In the past year, we’ve all faced the stinging reality of not knowing. We’ve summoned new ways to love the world and one another, to confront the distance that has swollen between us. But we may still find ourselves amidst sadness, anxiety, and uncertainty due to the ongoing pandemic. Can we invest love in a future we aren’t sure how to believe in? There’s vulnerability in it, a fear of disappointment. But there’s also deliverance in unpredictable, untested love, an antidote of hope to the problem of not knowing.
The language of love—”falling,” “you are mine,” “I am yours,”—implies a kind of danger or possession. In a section entitled, “L’Inconnaissable,” “The Unknowable,” of Fragments D’Un Discours Amoureux, Roland Barthes elaborates on the perils and central misconception of loving another human being. A close analysis of the original French reveals vibrant possibilities in the definitions of words, a rhythmic quality to the prose, and a specific syntax that Richard Howard’s English translation, A Lover’s Discourse: Fragments, neglects. For Barthes, love becomes a forceful source of denial when people assert ownership or complete understanding of the recipients of their devotion. The structure and meaning of the original French reflect this argument. Yet, Howard’s translation of “L’Inconnaissable” does not align with Barthes’ nuanced perspective on denial, which has surprisingly redemptive potential. An exploration of this lost ambiguity can uncover that potential.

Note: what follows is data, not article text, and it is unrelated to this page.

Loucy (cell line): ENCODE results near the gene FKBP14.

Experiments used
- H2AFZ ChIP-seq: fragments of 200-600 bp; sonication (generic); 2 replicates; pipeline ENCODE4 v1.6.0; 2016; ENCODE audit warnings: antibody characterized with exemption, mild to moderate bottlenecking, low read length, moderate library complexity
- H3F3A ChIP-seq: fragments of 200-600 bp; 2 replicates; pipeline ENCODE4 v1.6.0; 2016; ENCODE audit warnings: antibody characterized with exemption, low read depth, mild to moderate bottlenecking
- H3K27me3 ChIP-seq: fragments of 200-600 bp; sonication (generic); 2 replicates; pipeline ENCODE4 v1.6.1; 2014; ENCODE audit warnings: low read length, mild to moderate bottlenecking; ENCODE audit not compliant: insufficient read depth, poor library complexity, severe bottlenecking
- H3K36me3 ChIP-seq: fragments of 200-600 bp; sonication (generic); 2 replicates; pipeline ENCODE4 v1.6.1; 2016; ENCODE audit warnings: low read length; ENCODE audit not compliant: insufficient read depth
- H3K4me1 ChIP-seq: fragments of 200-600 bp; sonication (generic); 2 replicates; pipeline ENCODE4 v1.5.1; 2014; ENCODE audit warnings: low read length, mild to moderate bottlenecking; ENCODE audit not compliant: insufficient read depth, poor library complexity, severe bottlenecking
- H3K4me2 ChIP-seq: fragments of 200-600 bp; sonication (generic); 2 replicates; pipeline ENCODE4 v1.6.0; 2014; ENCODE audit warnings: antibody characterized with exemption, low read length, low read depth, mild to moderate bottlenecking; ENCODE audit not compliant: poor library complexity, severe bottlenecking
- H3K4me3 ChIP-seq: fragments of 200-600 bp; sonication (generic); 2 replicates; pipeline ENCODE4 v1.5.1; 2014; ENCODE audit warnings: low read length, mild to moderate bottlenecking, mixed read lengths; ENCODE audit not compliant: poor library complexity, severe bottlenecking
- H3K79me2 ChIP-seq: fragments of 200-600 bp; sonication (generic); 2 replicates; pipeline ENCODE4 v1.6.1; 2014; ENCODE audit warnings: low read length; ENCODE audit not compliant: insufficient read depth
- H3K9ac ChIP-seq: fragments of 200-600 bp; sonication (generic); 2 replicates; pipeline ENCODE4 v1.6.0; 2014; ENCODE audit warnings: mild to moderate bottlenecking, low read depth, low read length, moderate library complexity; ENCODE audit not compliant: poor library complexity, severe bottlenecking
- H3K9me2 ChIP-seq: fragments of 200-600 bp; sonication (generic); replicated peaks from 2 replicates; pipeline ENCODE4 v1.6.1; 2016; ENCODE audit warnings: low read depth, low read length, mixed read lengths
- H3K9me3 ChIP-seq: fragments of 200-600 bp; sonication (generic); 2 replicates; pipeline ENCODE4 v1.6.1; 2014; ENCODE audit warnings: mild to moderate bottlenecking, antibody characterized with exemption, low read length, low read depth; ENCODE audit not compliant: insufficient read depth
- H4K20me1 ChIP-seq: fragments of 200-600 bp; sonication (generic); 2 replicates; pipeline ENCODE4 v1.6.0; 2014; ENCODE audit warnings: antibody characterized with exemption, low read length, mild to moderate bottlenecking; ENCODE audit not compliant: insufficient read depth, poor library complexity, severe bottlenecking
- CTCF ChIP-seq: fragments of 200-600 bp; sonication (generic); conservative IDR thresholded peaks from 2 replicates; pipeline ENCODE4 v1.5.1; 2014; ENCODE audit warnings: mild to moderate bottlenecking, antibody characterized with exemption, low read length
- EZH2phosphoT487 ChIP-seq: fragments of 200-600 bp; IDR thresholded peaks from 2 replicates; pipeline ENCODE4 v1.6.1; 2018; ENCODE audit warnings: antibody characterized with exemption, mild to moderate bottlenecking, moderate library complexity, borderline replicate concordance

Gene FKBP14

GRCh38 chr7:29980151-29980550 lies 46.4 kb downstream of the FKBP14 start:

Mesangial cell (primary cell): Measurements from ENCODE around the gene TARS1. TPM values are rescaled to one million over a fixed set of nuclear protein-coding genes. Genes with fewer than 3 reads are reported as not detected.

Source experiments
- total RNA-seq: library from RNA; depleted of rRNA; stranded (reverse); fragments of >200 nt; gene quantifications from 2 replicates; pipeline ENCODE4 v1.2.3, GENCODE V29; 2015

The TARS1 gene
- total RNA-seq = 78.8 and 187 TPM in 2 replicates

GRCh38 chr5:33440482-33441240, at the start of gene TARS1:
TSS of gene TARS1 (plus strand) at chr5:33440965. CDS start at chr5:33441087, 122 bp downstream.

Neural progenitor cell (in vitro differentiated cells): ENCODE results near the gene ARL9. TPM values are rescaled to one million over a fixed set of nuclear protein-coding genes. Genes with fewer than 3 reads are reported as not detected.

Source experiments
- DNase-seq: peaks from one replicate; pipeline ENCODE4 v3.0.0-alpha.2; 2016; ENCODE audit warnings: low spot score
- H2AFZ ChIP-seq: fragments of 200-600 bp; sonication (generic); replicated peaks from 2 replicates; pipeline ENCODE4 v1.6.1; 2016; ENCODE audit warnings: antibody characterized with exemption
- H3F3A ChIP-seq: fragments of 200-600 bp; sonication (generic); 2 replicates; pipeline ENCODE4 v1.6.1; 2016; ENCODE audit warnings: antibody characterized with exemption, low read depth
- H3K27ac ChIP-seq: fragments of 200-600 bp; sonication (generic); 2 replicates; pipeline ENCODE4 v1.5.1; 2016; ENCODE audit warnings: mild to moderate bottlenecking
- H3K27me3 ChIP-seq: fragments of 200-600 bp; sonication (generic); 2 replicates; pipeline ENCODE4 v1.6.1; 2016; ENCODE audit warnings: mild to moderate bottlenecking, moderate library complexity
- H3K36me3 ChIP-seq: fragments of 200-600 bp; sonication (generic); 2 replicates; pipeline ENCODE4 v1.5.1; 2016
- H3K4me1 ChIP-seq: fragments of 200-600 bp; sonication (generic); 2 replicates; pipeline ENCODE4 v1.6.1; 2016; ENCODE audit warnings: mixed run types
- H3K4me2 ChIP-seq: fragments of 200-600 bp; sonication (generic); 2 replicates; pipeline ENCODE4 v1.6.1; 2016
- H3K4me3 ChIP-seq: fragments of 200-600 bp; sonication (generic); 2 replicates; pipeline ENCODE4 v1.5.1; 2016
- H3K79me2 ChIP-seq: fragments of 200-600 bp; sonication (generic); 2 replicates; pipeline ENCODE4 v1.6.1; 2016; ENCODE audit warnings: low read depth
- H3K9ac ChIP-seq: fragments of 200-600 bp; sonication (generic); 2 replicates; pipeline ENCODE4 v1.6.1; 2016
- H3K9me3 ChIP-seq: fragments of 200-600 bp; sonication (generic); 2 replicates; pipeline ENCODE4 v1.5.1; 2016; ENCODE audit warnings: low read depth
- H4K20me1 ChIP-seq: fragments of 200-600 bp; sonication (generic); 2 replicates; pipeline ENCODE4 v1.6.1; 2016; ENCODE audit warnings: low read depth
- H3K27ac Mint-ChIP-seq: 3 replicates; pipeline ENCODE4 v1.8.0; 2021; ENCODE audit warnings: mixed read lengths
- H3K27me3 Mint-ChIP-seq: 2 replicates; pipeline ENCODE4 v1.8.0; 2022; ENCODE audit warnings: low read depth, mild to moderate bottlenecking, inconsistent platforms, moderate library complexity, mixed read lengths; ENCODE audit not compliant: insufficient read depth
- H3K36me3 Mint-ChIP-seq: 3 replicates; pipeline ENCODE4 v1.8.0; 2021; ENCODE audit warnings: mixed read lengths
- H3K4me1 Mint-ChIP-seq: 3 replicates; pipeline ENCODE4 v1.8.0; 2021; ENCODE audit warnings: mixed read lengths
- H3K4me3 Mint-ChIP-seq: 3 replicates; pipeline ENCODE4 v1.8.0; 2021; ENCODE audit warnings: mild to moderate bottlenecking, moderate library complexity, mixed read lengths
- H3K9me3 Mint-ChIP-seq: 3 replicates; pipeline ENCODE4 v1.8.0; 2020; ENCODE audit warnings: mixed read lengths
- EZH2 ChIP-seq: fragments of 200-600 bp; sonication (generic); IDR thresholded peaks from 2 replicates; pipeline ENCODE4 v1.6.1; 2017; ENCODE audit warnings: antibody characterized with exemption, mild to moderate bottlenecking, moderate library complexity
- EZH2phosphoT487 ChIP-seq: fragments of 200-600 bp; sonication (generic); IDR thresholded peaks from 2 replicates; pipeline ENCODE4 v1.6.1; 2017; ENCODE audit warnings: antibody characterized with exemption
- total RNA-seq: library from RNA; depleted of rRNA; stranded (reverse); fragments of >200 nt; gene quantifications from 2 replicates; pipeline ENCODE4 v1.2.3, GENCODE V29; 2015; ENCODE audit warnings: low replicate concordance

At several junctures throughout Howard’s translation, the significance of Barthes’ precise diction in “L’Inconnaissable” is compromised. From the onset, in the small introduction to the chapter, Barthes explains that the “sujet amoureux,” or “amorous subject,” struggles to “understand and define the loved being in itself,” independently from “des données particulières du rapport amoureux,” or in English, “the particular givens of an amorous relation.” Howard translates “des données” as “data” instead of “givens,” even though the word “données” comes from the French verb “donner” “to give.” Data connotes objective evidence, whereas “givens” is rich with the capacity for assumption, which can oftentimes lead to misunderstanding. Misunderstanding how and why we love people is a key source of denial according to Barthes. Data is what we might long for: decisive facts, authority. But what we want and what we need are not always compatible. To Barthes, misunderstanding is part of the reality of love. Barthes thus liberates uncertainty and misunderstanding from the formulaic bonds of their negative connotations. He instills merit in the unknowable.